100 years ago
Sept. 25, 1919 — H.C.L. Hits Huckleberries
C.H. Irvin and family, Miss Fay Miller and Paul Irvine made a trip to the huckleberry patch on Mr. Jeff-
They made the round trip of fourteen miles from where it was necessary to leave the car on foot, little Miss Ruth making it with the rest.
As expected, they found no huckleberries, but met an Indian driving a “hack,” the back of which was filled with five gallon cans of the berries that had been picked on the other side of the summit, where he said they were very plentiful. With visions of a winter supply of berries, Mr. Irvin joyfully put his hand in his pocket, but withdrew it just as hastily when Mr. Indian demanded $2.25 a gallon for his berries.
75 years ago
Sept. 28, 1944 — Pvt. Charles Christy, Redmond Man Wounded in France, Featured in Story Appearing in Salt Lake City Paper
Mrs. Edna Christy, who lives near Redmond, knew that her son, Pvt. Charles Christy, 23, had been wounded in action in southern France August 16, as he had written her and had told her he was being sent back to the States.
But the first word she had of his recent whereabouts was through a clipping from a Salt Lake City newspaper sent to Mr. and Mrs. Ray Rogers by their daughter Mrs. Merritt Boone. The clipping shows a large picture of Pvt. Christy and Lawrence T. O’Brien, technician fourth grade, comparing notes at Bushnell general hospital in Brigham City, 20 miles from Salt Lake.
Each was the first casualty from his battle area to arrive at Bushnell, Pvt. Christy from France and O’Brien from Guam.
Mrs. Christy had believed that her son had lost his entire leg, but through the news story she learned that it only his right foot which had been torn off by a German artillery shell.
In the letter received from her son, he told Mrs. Christy that he expects to come home for a time while recovering from his wound.
The picture in the Salt Lake paper shows Pvt. Christy holding a Red Cross nurse doll, sent to him by his fiancee.
50 years ago
Oct. 1, 1969 — Four-H offers new projects in many areas
During the past two years more and more 4-H projects have been developed in areas ranging from plant and natural sciences to marketing and business.
Paul McCormick, county extension agent in charge of coordinating 4-H activities, said that many of these new projects could be available in the Redmond area if there is enough interest and volunteer 4-H leaders available.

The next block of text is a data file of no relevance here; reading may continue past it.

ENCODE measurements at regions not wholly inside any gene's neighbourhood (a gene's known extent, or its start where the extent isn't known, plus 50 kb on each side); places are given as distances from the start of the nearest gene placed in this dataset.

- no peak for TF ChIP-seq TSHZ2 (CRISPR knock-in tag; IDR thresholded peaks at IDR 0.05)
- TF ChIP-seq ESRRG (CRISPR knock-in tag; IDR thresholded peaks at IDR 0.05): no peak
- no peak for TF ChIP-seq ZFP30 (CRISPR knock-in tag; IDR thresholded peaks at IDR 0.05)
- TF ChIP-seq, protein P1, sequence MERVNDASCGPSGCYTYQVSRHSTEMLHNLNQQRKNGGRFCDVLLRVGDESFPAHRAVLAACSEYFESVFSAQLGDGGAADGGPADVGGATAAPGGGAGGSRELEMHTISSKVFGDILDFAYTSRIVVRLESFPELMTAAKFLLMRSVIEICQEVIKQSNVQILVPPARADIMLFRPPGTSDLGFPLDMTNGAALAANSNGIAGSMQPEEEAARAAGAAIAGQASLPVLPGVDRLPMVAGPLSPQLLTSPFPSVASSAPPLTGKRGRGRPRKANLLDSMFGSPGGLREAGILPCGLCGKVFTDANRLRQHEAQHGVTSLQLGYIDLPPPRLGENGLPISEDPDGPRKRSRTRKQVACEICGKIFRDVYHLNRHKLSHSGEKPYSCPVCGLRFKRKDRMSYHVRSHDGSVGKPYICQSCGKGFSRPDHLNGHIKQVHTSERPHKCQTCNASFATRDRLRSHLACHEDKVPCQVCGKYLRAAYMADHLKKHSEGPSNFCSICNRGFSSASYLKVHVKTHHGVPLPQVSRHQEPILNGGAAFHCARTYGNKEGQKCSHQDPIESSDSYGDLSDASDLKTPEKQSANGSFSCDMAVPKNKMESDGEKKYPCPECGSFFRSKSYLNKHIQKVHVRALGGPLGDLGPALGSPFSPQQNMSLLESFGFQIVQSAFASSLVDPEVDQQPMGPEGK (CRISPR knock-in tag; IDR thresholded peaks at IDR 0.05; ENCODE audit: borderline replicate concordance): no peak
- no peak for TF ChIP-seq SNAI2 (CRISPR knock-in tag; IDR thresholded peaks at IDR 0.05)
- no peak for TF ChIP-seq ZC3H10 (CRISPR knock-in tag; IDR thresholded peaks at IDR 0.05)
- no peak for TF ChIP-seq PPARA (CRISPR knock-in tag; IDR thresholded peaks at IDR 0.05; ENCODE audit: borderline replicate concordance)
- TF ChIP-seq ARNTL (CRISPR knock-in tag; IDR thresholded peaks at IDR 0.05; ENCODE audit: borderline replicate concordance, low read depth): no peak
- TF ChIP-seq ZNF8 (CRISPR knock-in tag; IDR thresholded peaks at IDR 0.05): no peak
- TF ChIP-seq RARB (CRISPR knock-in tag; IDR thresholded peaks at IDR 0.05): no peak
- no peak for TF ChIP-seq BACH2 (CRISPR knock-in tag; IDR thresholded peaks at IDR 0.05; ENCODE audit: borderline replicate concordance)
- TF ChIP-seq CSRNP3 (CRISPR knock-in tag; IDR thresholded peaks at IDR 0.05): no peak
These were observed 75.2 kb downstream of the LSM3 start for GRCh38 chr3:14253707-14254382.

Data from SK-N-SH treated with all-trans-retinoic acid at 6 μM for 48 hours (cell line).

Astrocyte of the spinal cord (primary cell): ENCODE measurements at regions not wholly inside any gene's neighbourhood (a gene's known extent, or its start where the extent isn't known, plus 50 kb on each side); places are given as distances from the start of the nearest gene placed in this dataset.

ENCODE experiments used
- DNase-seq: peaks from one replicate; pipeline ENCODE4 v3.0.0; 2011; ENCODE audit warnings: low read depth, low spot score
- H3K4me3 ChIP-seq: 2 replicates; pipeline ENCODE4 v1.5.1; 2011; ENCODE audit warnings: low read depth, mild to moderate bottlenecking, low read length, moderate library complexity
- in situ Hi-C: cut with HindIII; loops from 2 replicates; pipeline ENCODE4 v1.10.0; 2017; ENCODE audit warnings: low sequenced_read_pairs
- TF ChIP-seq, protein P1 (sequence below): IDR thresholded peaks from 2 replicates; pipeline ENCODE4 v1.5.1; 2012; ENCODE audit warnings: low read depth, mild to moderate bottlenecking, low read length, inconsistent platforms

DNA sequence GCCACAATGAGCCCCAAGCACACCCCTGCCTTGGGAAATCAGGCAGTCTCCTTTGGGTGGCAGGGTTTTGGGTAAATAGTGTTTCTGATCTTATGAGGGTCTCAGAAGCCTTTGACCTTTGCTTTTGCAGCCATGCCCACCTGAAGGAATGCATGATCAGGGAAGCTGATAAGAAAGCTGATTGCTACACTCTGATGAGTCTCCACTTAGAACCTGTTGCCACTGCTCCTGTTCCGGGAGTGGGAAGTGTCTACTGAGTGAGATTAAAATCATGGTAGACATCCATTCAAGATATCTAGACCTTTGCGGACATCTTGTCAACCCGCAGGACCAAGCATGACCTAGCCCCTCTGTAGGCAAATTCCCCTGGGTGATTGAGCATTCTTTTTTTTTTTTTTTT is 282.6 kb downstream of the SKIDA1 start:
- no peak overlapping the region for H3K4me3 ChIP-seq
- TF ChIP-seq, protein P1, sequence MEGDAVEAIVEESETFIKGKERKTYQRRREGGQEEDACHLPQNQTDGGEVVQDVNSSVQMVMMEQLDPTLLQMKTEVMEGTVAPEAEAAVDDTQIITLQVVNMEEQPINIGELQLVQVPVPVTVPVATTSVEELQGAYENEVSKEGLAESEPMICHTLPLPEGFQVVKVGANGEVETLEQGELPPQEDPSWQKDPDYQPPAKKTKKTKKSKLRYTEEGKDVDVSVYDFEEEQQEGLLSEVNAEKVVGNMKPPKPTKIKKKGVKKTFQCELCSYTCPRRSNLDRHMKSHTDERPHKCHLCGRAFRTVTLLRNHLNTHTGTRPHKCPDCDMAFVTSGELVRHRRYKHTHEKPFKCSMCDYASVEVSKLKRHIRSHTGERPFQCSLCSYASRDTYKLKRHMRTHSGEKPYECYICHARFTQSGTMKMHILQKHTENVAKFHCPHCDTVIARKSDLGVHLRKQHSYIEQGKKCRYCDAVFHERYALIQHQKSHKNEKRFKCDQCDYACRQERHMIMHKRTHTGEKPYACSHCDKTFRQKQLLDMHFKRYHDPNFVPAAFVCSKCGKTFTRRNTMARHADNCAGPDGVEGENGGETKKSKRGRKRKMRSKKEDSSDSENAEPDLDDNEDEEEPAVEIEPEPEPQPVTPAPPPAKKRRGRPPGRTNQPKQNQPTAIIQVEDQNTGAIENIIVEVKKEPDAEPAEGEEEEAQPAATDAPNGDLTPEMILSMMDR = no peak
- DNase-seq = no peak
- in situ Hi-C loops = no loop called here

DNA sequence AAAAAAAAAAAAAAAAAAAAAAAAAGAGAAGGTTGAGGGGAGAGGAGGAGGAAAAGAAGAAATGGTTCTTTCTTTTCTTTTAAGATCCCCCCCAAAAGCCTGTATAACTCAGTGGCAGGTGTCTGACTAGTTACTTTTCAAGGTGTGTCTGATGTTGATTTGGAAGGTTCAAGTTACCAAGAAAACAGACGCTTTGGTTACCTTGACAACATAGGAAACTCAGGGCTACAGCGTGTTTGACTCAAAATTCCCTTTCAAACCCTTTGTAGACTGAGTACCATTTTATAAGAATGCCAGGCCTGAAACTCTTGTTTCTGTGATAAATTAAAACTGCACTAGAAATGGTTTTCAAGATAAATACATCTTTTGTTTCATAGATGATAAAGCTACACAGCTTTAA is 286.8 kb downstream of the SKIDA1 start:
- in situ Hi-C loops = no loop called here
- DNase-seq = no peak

In the plant science area the extension service has materials available for a course, “Exploring the World of Plants and Soils.” This is the first of four units of a nationally-prepared 4-H field crops science project. It teaches 4-H members how plants grow and reproduce and how soils, water, sunlight and other factors affect plant growth. The project is designed for those at the sixth grade level.
Other projects being added during the past few years and available if there is enough interest among 4-H members and volunteer leaders include “The 4-H Outdoorsman,” “Small Engines,” and “Marketing.”
25 years ago
Oct. 5, 1994 — NoDoz at junior high brings suspensions
If it looks like a drug, acts like a drug and is intended as a drug, it will be treated as a drug at Obsidian Junior High.
Some students recently brought a bottle of NoDoz to school and distributed it with the intent it would be used as a stimulant.
Passing out the over-the-counter medication earned six seventh-and eighth-grade students a five-day suspension. The students were not cited for distributing the medication, since it is not an illegal drug.
Tim Comfort, assistant principal, said the students’ activities violated both the district and school policies on medication, drugs, alcohol, tobacco and look-a-likes.
The students’ goal was just one of the factors determining their consequence, Comfort said.
“We take into account what is brought and how it’s used as well as how it disrupts the educational process,” Comfort said.
The incident had a “major impact” on the education of the 15 students involved, Comfort said.
“They were out of class for two or three periods and there’s no doubt those suspended have had their learning disrupted,” he said.
Students who bring medication to school for personal use normally would not be suspended, Comfort emphasized. However, students are supposed to bring a note from their parents and check in with the office when they bring medication to school.
To avoid any confusion on what can and cannot be brought to school, Comfort urges students and parents to review the student handbook.
Anyone with questions can call the school at 923-4900 and speak to a student advisor, counselor, or administrator.